Posted on: May 6th, 2009 Genealogy of Modern Thomism

I have been trying to map out the genealogy of modern Thomist movements (using Fergus Kerr’s Twentieth-Century Catholic Theologians as well as The Cambridge Companion to Christian Thought), and here is what I found:

1. Leo XIII decided to “revive scholastic philosophy and theology which had fallen largely out of use,” and issues Aeterni Patris (1879), to “advocate the return of the church to ‘the wisdom of St. Thomas.’” (“Thomism [1], modern, Oxford Companion to Christian Thought, 703).

2. Desire Mercier, at the Higher Institute of Philosophy (which he himself established in Louvain in 1889) was able to bring (the study of) Thomism and scholasticism into dialogue with the contemporary scene, largely due to the fact that he was working in the vernacular (French), as opposed to many of his contemporaries at monastic schools, etc., who were required to write in Latin.

3. Thus the study of Thomism and scholasticism begins to gain currency in the late 19 century. Enter Maurice Blondel and Henri Bergson, who (were perceived to have) resonated with many aspects of Thomism. Many Catholic thinkers begin to be attracted to them.

4. But due to the non-Catholic aspects of some of their thought, they also cause something of a scare, and this prompts  a reaction (including Pius VII’s Humani Generis in 1950). Garrigou-Langrange and Gardiel, both 20th century Thomists who were reacting against (the catholic attraction to) Blondel and Bergson, both ground the mind’s immediate grasp of reality in the stable concept of being abstracted from the object of sense experience, thus securing a longed for stability. This sounds like representation to me. Garrigou constructed “a Thomistic metaphysics and philosophy of God grounded upon the three degrees of abstraction he had inherited from Cajetan, the 16th-century Dominican commentator on Thomas.” (“Thomism (1), modern” 704) Maritain (like Garrigou, a Dominican) was deeply influenced by Garrigou (especially his Cajetan view of the three degrees of abstraction), but also by Bergson (an influence he never superceded). Maritain is a “systematic neo-Thomist.”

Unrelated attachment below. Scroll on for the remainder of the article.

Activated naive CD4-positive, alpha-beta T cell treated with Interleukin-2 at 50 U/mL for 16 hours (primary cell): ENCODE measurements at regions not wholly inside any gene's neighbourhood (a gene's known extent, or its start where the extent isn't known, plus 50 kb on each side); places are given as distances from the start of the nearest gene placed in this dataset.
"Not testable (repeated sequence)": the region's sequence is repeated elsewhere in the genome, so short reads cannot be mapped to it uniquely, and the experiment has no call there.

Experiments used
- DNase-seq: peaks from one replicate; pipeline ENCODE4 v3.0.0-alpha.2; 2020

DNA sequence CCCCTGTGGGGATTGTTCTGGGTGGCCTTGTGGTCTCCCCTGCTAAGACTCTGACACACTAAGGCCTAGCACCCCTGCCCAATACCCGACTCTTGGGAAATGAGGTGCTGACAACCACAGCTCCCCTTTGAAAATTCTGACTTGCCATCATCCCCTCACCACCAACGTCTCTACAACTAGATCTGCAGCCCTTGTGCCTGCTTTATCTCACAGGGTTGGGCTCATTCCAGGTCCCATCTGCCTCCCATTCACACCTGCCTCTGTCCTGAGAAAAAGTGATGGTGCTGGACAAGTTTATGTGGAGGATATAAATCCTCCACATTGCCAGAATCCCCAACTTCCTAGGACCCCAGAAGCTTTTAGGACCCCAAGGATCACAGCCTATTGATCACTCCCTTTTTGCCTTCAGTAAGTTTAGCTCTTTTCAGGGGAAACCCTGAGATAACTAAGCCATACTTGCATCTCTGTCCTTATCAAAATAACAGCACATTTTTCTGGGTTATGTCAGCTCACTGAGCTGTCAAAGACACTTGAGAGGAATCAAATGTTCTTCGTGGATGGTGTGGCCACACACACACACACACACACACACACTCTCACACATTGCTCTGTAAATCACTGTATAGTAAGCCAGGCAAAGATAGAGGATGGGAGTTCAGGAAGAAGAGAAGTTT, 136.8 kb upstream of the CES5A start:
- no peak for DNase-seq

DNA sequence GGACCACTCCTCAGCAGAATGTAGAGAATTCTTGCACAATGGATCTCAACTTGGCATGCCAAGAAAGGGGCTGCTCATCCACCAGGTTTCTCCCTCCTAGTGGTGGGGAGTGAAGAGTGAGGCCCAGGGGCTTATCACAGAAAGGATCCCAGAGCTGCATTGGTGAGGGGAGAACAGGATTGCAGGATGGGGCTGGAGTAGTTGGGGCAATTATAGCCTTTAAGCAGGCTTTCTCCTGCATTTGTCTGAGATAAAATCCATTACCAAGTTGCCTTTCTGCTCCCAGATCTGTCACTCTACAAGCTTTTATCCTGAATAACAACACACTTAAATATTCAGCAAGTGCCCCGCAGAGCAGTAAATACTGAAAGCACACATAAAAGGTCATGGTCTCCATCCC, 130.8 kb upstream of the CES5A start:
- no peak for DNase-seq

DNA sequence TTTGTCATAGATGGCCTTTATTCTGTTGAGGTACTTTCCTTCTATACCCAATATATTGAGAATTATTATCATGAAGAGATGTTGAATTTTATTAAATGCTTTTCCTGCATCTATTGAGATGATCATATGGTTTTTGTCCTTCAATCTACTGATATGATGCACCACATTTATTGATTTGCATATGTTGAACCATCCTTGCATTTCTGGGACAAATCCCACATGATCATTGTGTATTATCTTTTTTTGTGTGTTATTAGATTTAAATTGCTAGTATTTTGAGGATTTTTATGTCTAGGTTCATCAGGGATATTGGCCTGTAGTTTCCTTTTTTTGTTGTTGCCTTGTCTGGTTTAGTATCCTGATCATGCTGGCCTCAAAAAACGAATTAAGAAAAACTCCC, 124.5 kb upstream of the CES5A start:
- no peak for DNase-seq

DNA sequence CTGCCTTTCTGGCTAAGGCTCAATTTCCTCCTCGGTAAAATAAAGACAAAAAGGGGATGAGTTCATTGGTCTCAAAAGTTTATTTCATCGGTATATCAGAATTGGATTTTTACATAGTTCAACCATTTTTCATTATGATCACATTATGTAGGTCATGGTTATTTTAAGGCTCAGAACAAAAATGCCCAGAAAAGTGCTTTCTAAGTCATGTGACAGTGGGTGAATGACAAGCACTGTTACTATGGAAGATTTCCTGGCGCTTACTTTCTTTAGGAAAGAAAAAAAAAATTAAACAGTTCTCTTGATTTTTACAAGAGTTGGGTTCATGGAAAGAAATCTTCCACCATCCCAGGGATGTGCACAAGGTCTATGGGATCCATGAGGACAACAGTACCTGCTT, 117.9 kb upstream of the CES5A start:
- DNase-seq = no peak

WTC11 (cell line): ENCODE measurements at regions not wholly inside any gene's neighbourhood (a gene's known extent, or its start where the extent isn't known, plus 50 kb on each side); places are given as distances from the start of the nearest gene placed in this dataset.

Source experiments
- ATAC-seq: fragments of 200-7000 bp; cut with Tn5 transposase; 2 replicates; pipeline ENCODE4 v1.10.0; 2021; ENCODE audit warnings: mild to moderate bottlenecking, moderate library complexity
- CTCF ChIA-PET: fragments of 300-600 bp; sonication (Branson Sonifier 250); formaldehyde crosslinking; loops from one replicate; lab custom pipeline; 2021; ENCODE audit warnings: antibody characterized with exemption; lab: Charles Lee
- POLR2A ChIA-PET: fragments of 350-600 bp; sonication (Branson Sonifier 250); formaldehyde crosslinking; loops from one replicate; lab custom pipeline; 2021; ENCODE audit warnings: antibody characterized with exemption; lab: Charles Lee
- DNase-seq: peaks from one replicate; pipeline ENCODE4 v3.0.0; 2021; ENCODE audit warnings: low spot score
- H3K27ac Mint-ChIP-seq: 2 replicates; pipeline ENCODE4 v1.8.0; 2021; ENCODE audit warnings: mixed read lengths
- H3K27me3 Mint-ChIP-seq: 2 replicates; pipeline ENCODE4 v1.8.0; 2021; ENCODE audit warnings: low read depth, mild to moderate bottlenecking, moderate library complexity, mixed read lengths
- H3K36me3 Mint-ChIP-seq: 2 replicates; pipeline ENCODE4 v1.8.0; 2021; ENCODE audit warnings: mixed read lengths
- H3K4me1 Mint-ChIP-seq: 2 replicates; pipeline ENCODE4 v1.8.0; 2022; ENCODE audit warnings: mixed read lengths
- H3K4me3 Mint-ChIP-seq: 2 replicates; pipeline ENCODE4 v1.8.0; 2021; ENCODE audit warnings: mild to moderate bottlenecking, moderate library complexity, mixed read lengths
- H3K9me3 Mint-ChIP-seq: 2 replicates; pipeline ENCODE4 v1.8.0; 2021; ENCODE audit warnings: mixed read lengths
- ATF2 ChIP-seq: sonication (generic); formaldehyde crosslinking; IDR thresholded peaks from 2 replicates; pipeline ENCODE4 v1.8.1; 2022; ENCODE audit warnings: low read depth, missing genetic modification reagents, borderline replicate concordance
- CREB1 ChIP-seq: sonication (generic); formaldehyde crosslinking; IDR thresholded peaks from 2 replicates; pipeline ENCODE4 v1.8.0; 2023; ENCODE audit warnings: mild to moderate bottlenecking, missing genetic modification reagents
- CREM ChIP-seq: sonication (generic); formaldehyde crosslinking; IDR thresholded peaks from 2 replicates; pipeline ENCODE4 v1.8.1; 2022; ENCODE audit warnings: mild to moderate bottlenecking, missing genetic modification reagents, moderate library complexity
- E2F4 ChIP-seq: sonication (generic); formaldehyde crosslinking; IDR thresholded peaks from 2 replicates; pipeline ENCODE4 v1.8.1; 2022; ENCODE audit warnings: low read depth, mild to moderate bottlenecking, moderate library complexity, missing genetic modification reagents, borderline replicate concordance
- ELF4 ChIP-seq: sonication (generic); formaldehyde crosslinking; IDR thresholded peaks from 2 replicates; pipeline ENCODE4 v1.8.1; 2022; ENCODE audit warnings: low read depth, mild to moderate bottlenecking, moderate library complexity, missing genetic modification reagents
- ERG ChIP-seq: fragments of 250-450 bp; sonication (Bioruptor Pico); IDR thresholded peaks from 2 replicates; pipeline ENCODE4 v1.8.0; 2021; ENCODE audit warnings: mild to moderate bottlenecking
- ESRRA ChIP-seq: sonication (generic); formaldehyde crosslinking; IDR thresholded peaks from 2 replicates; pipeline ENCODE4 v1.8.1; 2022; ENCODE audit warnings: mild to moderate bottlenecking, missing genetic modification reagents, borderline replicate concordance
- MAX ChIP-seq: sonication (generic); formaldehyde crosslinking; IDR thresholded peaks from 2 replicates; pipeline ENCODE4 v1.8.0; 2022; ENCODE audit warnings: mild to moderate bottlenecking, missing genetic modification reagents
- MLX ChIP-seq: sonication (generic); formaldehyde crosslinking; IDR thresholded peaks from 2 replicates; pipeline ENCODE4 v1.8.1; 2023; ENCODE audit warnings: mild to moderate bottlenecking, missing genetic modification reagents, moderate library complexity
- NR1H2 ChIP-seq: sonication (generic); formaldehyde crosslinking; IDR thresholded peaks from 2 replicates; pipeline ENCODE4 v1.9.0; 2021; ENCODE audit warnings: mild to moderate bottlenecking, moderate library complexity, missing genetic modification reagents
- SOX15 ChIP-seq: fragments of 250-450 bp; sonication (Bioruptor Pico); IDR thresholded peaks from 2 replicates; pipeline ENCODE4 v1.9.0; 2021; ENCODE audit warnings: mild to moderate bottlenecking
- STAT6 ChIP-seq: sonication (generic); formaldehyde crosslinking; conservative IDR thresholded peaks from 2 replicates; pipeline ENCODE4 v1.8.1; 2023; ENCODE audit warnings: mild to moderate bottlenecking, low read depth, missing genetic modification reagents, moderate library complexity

5. Etiene Gilson. Gilson, the hallmark of whose work is a close textual attentiveness to the medievals (Augustine, Bonaventure, Thomas, and Duns Scotus) opposed Maritain’s proclivity toward abstraction as a basis for knowledge, and claimed that this kind of neo-sholasticism is not Thomistic. Gilson limited his work, however, by and large, to historical study of Thomas’ text.

6. Balthassar, de Lubac, Congar are more properly thought of as humanist Thomists, following Gilson, and are critical of Thomist scholasticism, including its Baroque and Twentieth Century retrievals.

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3 Responses to “Genealogy of Modern Thomism”

  1. Joel Says:
    May 6th, 2009 at 6:18 pm

    Have you read John Haldane’s “Faithful Reason”? You might like it.

  2. matt Says:
    May 7th, 2009 at 5:45 am

    No, I have not. I will check it out. Thanks.

    Hopefully I can find it in the library, though. Just checked the price on, and it is $135!

  3. Joel Says:
    May 7th, 2009 at 2:43 pm

    Wow, I have it in soft cover and it cost a whole lot less than that.

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